Type: Descriptive Essays
Sample donated: Lynn Lawrence
Last updated: April 21, 2019
1 Introduction/Background of StudyNon-Communicablediseases (NCDs) are diseases of long duration and generally slow progression.The four main types of NCDs include cardiovascular diseases, cancer, chronicrespiratory diseases and diabetes. NCDs are by far the leading cause of deathin the world, representing 70% of all annual deaths that kill 40 million peopleeach year (WHO, 2017).In Malaysia, NCDs has contributed to an estimated 73% of total deathswith cardiovascular diseases as the biggest contributor. An estimated 35% ofdeaths occur in individuals aged less than 60 years old. According to the SecondBurden of Disease Study for Malaysia, published by the Institute for Public Health in 2012,hypertension, diabetes, high cholesterol andhigh Body Mass Index (BMI) are ranked as the biggest contributors to both Disability-AdjustedLife Years (DALY) and deaths.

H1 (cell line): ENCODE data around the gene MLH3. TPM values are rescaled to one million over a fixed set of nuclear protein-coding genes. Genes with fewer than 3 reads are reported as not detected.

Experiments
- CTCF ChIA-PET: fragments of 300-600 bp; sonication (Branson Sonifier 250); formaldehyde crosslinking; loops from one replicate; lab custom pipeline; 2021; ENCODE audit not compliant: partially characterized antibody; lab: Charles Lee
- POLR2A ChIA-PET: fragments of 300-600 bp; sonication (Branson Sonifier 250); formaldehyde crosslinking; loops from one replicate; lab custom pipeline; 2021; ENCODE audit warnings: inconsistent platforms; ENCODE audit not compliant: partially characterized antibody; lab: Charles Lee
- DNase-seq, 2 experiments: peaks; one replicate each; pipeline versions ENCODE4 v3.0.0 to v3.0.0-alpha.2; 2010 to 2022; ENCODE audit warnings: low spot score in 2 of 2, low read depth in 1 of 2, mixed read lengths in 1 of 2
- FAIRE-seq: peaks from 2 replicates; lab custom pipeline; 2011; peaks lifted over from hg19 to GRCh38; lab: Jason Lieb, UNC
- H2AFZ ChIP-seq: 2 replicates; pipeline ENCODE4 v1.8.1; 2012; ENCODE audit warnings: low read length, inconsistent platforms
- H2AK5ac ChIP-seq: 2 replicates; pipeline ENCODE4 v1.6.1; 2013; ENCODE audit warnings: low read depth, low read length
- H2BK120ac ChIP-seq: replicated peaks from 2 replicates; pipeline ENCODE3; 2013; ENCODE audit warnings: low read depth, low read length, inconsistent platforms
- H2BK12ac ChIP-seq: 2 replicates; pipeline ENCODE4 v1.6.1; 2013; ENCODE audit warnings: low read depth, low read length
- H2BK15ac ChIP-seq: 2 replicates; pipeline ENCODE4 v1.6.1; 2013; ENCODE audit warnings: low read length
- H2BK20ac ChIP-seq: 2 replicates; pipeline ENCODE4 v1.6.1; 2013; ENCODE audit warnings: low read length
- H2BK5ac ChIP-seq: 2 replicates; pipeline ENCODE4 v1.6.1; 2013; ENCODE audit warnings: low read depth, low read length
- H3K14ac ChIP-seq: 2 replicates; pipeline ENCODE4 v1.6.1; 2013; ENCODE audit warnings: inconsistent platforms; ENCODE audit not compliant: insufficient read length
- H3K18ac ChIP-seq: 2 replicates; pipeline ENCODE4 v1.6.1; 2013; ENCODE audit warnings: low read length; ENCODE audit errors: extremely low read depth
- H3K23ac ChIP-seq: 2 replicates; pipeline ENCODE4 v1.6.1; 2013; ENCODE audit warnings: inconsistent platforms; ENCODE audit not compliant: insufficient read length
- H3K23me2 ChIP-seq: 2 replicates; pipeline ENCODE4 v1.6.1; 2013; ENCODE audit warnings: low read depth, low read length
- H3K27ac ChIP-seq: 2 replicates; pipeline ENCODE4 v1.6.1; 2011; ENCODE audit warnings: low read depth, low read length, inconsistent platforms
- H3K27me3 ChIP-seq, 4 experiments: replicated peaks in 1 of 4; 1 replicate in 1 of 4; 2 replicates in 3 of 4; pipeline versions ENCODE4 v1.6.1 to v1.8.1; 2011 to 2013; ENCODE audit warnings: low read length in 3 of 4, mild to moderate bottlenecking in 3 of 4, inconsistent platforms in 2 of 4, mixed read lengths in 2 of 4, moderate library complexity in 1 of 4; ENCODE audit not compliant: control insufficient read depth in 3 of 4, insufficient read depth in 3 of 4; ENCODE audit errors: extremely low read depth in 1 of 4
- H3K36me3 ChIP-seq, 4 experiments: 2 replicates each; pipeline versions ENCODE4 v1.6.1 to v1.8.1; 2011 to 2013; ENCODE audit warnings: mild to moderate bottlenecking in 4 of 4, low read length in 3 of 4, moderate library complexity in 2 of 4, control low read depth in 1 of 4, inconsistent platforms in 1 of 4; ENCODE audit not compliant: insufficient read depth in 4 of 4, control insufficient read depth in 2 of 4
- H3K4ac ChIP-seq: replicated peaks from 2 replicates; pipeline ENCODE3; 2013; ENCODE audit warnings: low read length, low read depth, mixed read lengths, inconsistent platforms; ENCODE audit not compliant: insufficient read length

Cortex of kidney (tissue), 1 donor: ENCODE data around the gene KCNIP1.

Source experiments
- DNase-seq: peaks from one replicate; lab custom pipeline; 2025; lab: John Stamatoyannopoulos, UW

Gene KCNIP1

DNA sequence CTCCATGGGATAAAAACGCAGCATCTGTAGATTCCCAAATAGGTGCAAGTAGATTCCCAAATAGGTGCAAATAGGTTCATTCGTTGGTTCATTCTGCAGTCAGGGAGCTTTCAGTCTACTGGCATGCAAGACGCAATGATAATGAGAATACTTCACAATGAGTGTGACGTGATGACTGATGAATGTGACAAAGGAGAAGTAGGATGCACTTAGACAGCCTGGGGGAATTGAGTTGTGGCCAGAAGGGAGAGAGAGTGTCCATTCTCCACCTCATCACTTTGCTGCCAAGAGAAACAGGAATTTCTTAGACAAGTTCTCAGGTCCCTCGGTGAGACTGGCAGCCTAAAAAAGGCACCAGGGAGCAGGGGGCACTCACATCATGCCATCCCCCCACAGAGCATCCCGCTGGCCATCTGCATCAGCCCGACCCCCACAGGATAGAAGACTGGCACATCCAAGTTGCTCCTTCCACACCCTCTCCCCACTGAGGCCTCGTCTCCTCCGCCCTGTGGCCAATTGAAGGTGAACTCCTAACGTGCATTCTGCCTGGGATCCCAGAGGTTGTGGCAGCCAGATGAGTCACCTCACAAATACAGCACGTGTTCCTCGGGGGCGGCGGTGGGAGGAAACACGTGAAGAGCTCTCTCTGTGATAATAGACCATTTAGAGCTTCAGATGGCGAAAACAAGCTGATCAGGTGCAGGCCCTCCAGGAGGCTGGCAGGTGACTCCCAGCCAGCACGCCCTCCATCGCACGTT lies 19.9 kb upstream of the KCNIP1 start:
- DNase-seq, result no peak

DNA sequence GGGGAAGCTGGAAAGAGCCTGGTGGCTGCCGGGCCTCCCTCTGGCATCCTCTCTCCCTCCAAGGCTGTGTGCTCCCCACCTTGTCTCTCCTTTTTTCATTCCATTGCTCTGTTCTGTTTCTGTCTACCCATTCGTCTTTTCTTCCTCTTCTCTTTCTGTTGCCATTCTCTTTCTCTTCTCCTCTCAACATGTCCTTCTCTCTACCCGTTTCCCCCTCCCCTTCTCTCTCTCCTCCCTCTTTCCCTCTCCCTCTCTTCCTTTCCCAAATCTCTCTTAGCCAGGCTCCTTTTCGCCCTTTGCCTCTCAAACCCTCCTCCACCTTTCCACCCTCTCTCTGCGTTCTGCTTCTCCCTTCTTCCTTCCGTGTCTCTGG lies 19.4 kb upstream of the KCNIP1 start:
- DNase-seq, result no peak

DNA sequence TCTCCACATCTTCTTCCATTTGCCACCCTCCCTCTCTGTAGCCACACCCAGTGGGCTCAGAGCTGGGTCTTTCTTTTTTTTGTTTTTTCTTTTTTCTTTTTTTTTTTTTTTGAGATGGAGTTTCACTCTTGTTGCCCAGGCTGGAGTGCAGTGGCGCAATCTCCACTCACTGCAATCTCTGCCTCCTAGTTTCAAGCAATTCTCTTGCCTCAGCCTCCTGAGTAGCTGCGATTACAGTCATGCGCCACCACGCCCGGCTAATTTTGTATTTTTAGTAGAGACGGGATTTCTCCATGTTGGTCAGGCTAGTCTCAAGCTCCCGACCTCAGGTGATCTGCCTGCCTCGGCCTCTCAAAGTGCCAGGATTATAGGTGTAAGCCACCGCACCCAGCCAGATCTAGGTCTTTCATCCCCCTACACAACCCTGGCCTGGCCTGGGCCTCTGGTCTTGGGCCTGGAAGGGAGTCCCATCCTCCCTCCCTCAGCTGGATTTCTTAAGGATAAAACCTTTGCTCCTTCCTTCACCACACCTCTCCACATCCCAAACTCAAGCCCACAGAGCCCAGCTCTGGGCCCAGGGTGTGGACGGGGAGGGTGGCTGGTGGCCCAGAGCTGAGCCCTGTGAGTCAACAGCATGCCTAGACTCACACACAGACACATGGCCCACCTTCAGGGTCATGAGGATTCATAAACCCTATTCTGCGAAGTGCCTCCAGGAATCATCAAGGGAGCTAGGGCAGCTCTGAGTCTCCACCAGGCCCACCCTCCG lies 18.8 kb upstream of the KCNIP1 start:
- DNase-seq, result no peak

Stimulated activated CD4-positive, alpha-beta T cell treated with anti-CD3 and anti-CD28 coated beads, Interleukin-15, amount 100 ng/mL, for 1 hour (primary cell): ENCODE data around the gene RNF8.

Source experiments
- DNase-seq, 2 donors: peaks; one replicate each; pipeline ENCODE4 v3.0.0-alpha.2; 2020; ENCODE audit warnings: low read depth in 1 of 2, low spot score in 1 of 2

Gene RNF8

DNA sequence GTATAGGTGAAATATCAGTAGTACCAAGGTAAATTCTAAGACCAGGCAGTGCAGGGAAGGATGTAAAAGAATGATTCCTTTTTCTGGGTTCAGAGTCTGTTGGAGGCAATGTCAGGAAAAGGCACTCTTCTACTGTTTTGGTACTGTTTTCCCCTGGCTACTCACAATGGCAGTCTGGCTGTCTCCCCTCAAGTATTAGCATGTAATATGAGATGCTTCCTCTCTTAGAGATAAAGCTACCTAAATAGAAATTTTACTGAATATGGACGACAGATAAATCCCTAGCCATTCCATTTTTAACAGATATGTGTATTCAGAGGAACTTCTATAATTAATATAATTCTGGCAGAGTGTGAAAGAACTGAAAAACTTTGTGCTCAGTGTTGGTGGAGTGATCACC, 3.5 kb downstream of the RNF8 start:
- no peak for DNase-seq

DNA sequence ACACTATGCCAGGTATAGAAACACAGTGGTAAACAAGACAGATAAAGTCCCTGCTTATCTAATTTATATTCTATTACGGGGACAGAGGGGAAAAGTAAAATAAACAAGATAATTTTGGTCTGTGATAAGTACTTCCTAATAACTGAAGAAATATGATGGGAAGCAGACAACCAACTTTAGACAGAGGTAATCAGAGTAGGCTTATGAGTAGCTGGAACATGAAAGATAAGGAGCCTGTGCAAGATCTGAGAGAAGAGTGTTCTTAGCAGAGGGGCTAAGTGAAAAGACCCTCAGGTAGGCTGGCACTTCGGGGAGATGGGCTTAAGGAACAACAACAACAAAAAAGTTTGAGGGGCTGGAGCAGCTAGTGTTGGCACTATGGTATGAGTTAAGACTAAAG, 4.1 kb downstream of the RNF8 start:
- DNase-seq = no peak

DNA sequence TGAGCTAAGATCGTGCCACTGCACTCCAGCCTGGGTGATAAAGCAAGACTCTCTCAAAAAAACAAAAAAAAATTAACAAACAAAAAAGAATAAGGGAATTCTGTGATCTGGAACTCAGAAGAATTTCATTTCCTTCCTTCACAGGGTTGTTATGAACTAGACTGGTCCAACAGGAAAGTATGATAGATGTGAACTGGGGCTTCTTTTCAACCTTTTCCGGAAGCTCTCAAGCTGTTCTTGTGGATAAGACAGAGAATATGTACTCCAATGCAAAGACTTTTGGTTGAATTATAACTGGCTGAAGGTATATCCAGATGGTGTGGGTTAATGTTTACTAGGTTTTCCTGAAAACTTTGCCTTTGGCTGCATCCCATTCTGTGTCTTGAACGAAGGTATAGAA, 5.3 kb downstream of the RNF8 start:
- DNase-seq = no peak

Previous data from National Health & Morbidity Survey (NHMS) showedan increasing trend for all NCDs risk factors. An analysis of NHMS 2011 showedthat at least 63% of adults aged 18 years and above had at least one NCDs riskfactor (either overweight/obesity, high blood cholesterol, high blood pressureor high blood sugar) (Institute for Public Health, 2015). This increasing trend is due to rapid ageing of the Malaysianpopulation, accompanied by changing lifestyles, nutritional transition (to highcalorie, low nutrition food), and declining physical activity (Atun, Berman, Hsiao, Myers, & Wei,2016).Metabolic Syndrome or insulin resistance syndrome is characterized by aconstellation of cardiovascular risk factors including abdominal obesity, high cholesterol,high blood pressure and raised plasma glucose.